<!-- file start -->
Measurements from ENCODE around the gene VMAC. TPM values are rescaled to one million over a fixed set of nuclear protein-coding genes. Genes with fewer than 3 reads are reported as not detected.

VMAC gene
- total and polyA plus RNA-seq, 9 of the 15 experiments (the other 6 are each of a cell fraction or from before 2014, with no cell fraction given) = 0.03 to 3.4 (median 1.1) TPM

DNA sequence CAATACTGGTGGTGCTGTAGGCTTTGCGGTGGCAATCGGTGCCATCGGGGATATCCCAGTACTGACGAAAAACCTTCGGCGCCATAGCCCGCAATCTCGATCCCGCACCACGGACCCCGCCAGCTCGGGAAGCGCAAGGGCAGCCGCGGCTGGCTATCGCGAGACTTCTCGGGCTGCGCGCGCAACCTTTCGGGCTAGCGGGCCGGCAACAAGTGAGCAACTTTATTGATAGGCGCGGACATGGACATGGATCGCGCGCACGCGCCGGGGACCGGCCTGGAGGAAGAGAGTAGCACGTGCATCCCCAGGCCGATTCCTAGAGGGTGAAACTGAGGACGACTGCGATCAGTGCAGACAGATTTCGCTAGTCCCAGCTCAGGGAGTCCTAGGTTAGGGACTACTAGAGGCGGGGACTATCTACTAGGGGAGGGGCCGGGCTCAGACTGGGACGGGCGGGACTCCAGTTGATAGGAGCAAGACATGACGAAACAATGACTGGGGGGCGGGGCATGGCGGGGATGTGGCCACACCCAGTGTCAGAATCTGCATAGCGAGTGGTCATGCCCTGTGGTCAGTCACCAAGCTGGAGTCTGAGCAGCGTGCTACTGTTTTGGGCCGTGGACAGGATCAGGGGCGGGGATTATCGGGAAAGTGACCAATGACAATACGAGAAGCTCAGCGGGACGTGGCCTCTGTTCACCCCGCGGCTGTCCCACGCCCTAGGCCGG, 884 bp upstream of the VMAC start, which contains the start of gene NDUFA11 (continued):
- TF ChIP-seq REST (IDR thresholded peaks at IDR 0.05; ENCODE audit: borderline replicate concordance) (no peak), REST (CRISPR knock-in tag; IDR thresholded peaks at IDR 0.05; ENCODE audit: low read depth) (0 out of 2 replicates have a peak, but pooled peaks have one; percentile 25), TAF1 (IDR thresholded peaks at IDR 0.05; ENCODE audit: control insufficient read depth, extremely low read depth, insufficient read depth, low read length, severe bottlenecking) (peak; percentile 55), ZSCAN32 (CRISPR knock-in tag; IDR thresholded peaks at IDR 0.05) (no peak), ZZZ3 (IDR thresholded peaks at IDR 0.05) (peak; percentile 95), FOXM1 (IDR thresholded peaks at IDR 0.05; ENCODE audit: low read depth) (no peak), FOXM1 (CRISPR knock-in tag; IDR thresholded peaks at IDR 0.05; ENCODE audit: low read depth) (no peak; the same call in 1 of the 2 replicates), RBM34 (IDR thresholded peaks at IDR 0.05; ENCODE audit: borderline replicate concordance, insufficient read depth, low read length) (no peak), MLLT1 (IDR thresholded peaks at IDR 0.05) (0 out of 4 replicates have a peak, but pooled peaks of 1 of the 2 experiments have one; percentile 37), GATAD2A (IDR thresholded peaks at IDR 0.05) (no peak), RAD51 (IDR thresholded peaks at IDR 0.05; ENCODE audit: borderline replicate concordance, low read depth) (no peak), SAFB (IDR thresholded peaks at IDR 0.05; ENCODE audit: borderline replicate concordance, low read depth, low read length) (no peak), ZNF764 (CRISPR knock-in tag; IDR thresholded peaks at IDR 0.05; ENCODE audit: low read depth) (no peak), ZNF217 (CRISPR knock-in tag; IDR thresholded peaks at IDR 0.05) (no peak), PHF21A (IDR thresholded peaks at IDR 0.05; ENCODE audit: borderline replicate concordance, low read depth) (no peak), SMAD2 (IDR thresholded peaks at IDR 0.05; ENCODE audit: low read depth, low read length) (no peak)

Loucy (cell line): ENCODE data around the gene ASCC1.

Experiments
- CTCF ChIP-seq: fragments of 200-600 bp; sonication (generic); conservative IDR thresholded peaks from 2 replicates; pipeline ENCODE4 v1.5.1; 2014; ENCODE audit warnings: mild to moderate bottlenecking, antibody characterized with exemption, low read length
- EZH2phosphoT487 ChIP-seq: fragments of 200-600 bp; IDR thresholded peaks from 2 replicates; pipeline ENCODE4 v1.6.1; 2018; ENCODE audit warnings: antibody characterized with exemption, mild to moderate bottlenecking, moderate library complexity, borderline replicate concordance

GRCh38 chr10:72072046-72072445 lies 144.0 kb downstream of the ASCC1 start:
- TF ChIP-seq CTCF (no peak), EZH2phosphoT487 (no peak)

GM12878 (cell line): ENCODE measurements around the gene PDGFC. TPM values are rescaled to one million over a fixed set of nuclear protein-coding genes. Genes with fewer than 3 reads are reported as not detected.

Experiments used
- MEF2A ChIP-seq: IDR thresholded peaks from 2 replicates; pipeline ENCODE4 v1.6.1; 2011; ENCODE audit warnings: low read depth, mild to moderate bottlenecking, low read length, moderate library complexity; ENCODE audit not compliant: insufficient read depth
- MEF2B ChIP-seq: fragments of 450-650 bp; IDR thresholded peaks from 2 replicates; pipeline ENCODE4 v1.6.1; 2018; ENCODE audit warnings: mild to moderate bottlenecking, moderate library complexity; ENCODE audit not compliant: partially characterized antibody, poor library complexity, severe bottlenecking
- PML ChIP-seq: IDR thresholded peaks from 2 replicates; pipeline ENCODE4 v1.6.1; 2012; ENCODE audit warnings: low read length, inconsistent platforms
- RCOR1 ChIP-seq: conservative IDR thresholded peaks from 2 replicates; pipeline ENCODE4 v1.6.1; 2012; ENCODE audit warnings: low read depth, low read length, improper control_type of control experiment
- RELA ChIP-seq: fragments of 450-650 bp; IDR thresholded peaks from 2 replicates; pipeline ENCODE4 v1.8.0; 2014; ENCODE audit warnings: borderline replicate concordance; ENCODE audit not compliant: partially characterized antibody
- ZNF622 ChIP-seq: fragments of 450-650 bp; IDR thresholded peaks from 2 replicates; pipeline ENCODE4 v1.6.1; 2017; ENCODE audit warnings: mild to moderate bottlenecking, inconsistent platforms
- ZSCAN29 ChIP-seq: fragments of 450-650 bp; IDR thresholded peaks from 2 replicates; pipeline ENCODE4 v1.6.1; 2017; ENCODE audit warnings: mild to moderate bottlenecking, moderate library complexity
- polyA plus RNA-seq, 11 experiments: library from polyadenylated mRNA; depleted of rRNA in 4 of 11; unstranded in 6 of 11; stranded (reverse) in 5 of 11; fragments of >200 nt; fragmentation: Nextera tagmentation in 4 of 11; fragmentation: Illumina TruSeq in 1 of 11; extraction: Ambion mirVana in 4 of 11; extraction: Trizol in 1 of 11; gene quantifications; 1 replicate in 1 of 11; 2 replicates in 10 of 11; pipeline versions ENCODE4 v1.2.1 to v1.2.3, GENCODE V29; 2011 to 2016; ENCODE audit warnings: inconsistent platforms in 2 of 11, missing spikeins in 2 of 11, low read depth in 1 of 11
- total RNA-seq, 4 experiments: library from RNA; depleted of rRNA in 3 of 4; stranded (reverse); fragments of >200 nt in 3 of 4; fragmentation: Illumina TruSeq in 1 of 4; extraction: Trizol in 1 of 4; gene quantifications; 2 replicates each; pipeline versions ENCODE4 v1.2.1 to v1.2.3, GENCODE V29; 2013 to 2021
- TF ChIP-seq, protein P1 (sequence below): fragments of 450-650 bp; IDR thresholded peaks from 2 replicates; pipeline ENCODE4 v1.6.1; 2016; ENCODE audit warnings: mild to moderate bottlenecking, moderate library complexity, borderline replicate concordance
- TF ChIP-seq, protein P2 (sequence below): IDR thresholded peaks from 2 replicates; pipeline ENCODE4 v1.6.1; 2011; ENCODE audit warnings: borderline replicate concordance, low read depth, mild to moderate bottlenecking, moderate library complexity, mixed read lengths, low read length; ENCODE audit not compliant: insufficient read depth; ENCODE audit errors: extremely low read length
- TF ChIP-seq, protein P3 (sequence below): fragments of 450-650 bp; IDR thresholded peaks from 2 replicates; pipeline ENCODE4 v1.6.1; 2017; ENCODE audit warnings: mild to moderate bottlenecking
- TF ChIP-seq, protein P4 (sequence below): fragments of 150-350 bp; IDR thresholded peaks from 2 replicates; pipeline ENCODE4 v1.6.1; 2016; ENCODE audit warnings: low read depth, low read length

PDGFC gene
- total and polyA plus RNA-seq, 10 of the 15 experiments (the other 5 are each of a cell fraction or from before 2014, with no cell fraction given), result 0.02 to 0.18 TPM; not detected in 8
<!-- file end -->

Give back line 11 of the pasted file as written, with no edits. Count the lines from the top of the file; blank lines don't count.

- TF ChIP-seq CTCF (no peak), EZH2phosphoT487 (no peak)